I continue to hit those hills, especially on Mondays. On August 23, I decided to detect the field itself. I figured young Central American men + competitive soccer = lost gold chains. Since I was looking for surface finds and didn’t want to leave holes players could trip on, I only probed targets with a thin screwdriver. No gold, but I did pop 1 dime, 2 pennies, and a house key, along with 2 aluminum cleats (which really pegged the meter!).
      QUESTION: How the heck do coins end up in the middle of a soccer field?
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    • By Old Line Paul
      This post is for all you lurkers and newbies.
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      Minutes later, I heard my first signal. I scratched through the wood chips and out popped a 1995 penny! I couldn’t believe my eyes. Seeing old Abe staring up at me was quite a thrill. Over the next hour, I dug up 9 pieces of trash. But I didn’t mind. I was gaining confidence in my detector, since each time I heard a signal there was something down there.
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      I hit the Fitcore and tot lots a few times more, and found a few more pennies and some broken toys. But the problem was not the slim pickings but the fact that a lot of people used the playgrounds. I didn’t want to attract attention or make a nuisance of myself, so I reluctantly headed off to the empty soccer field.
      Reluctantly, because, I mean, how much stuff can there be on the sidelines of a soccer field? (To be continued…)
    • By Dan(NM)
      I never dreamed I would find a spot like I did today, turned out to be my best silver coin day ever!! I've been on a 6 day hunt starting last Wed and ending Tuesday morning when I head home. I've been hitting a couple parks in the town I'm staying in and a couple of surrounding towns as well. I managed to get into some producing spots and have done pretty well with multiple silver days everyday.     Today, my plan was to drove over to a town about 60 miles from here and hit a pretty big park that's been around awhile. I got up early, grabbed some breakfast and hit the road. About 20 miles in, I figure out I forgot my phone, so, I head back to the motel. I decided to stay here and look for a new spot so I googled the town and saw a couple of parks and schools that I decided to go check out. Well, none were in older neighborhoods, so I headed to a park that had produced last year. As I'm driving over there, I see an old high school that's been renovated and drive around back and see a big open area with old backstops in each corner. I decided what the heck, might as well stop and swing awhile, maybe I'll get lucky and find a wheat or 2 I started out in front of one of the backstops and get a copper hit. The shovel slid easily into the ground and I pulled out a memorial. I move straight out towards the pitchers mound and get another penny signal. I go to dig a plug and the ground was hard as a rock, nothing but compacted rock and gravel. I take my pinpointer and scan the ground, thankfully I got a hit. I began to chisel my way thru the rocks and pop out a wheat, oh yes, it's on now.   The next target was another wheat, again, within range of the pinpointer, out pops another wheat. Now I'm getting excited, within 5 minutes I have 2 wheats, that's good sign. The next 2 hits were funky signals and turned out to be mercs, both shallow and picked up by the pinpointer. Every swing of the coil sounded like a machine gun, 6-7 iron targets per swing. I'm in the middle of an iron infested spot, with compacted ground. I hunted for the next 30 minutes and ended up with 3 merc and 6 wheats, no clad, I'm only 45 minutes into this hunt and it's only 8:15 am, gonna be a long day lol. This old playground area is about 1 square block, so, I head off toward the other backstop and within 50 I get a hit. The ground is as soft as butter and out comes a clad dime. I hunted about 30-45 minutes at the other backstop and dug nothing but deep clad.     I realized real quick that the spot I was in must have been avoided because of the rock hard ground and all the iron so I headed back. I decided to start grid off the area and see how far this hot spot goes. Turns out it's roughly a 60-70 foot area in front of the backstop. The soil outside of this spot is completely different and relatively trash free. I guess they dug out the original soil and missed this area, I have no idea. I hunted all day, started at 7:30 and called it quits at 5:45 when I quit digging keepers. I never thought I would stumble on a place like this just out of pure dumb luck. I'm glad I decided to stay in town. I ended up beating my single day silver coin finds of 13. Sorry for any grammar or punctuation errors, I'm celebrating with a couple of cold ones:)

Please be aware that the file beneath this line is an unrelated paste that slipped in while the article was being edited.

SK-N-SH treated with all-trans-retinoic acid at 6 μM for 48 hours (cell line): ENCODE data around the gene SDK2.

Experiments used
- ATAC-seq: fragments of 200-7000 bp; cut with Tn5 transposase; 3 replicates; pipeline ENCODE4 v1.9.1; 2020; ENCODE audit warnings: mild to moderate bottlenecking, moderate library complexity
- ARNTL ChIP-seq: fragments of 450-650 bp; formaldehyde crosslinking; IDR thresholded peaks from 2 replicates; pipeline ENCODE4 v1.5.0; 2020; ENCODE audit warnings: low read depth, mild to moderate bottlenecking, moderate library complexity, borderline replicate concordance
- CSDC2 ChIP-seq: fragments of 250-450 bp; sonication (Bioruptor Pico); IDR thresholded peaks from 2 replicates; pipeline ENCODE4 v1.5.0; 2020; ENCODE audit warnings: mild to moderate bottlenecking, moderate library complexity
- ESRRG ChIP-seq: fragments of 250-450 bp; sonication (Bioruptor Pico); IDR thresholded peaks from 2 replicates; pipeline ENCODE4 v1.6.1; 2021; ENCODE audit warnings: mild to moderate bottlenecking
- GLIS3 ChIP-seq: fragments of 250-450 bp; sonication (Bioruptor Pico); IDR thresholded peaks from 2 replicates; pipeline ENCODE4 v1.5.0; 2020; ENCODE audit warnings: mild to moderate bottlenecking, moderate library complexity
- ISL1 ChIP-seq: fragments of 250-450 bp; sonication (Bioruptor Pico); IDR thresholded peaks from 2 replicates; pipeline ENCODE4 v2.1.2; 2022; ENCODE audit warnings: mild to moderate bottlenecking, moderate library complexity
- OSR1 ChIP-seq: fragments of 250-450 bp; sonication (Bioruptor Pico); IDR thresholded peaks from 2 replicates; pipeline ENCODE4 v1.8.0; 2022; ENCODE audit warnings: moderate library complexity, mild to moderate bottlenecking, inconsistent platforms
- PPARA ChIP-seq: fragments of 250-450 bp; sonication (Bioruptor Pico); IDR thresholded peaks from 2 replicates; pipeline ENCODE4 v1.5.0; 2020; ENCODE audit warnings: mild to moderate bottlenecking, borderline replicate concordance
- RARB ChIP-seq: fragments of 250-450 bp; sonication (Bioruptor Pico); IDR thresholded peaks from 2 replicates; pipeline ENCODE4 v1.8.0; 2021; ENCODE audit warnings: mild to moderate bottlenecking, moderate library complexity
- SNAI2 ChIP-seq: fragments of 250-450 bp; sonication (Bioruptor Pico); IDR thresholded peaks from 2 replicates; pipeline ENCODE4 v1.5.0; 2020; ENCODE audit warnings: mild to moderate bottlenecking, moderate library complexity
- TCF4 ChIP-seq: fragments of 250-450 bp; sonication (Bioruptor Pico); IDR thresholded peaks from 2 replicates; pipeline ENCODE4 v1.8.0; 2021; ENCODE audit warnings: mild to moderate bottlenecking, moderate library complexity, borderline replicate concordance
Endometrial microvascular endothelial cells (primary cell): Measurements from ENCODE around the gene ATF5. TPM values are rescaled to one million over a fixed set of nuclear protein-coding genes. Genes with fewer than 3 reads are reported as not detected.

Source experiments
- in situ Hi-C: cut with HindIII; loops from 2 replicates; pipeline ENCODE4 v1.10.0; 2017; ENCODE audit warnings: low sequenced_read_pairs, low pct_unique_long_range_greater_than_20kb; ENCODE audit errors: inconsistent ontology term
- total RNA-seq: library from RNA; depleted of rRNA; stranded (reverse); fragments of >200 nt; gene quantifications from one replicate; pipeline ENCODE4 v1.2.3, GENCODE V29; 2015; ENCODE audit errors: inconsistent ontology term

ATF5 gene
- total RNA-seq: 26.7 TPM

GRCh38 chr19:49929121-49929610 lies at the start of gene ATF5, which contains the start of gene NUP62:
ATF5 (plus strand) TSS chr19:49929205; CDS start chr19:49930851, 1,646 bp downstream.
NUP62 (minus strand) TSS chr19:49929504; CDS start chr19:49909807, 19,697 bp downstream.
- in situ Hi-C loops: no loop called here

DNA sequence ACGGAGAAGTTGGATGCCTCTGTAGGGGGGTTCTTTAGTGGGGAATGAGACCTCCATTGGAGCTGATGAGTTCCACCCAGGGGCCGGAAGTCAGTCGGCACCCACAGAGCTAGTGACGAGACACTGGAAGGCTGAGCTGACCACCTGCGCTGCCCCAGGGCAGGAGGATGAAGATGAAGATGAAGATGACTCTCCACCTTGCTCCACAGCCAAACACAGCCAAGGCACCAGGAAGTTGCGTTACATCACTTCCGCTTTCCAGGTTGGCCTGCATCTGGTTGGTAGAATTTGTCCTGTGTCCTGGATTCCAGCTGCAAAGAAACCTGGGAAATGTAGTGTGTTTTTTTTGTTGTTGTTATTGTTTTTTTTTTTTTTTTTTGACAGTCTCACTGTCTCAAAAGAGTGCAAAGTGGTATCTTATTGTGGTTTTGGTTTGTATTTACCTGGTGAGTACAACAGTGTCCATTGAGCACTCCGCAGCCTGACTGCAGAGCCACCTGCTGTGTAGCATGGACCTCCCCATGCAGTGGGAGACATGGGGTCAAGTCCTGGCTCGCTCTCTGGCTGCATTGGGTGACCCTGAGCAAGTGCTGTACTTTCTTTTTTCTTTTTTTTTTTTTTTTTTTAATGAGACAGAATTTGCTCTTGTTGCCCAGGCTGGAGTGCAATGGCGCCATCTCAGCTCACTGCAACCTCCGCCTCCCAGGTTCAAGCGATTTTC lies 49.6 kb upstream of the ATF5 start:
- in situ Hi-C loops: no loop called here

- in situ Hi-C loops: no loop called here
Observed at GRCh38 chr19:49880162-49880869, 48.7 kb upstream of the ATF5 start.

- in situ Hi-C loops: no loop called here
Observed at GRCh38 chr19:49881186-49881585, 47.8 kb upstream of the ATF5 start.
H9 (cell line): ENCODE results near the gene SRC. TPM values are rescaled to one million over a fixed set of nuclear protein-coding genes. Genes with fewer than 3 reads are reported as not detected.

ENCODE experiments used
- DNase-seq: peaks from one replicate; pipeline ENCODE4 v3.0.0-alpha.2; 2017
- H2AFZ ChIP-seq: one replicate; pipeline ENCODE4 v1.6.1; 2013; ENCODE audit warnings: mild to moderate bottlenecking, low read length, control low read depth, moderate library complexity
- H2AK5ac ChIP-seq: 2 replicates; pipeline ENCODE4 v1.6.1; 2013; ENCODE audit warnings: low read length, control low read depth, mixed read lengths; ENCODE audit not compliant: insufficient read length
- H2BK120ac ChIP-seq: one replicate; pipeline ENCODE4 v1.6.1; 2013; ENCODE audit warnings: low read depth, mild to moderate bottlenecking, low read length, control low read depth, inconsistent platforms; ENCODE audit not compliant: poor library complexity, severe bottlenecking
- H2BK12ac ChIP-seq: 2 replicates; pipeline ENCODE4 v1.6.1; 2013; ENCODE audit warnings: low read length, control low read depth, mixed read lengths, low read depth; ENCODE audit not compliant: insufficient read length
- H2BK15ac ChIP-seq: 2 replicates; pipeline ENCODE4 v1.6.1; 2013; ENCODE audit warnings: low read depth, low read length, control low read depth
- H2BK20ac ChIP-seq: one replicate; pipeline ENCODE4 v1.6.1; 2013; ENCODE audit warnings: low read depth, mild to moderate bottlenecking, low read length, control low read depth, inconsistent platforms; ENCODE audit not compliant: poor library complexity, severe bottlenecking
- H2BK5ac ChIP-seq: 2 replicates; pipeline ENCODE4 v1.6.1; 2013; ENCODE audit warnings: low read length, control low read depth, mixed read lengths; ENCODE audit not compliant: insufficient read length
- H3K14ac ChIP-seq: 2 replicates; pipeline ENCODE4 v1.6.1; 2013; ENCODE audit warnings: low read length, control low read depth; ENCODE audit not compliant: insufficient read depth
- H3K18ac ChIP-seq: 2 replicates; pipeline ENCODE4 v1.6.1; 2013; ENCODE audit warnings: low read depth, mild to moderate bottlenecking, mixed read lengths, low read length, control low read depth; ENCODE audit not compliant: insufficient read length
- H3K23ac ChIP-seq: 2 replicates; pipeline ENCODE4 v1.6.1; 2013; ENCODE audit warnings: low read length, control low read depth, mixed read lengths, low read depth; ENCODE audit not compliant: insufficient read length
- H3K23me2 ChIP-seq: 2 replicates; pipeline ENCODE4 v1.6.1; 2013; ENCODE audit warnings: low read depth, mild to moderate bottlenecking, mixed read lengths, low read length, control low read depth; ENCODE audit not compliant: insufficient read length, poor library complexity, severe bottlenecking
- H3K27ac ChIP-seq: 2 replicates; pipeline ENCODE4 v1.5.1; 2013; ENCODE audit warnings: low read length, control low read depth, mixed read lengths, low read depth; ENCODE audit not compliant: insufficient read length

• By GoldPanDan
      Grab a bag of popcorn and a beer, this is gonna be a long read. (Skip to the third paragraph if you are only interesting in my review of the GPX 6000)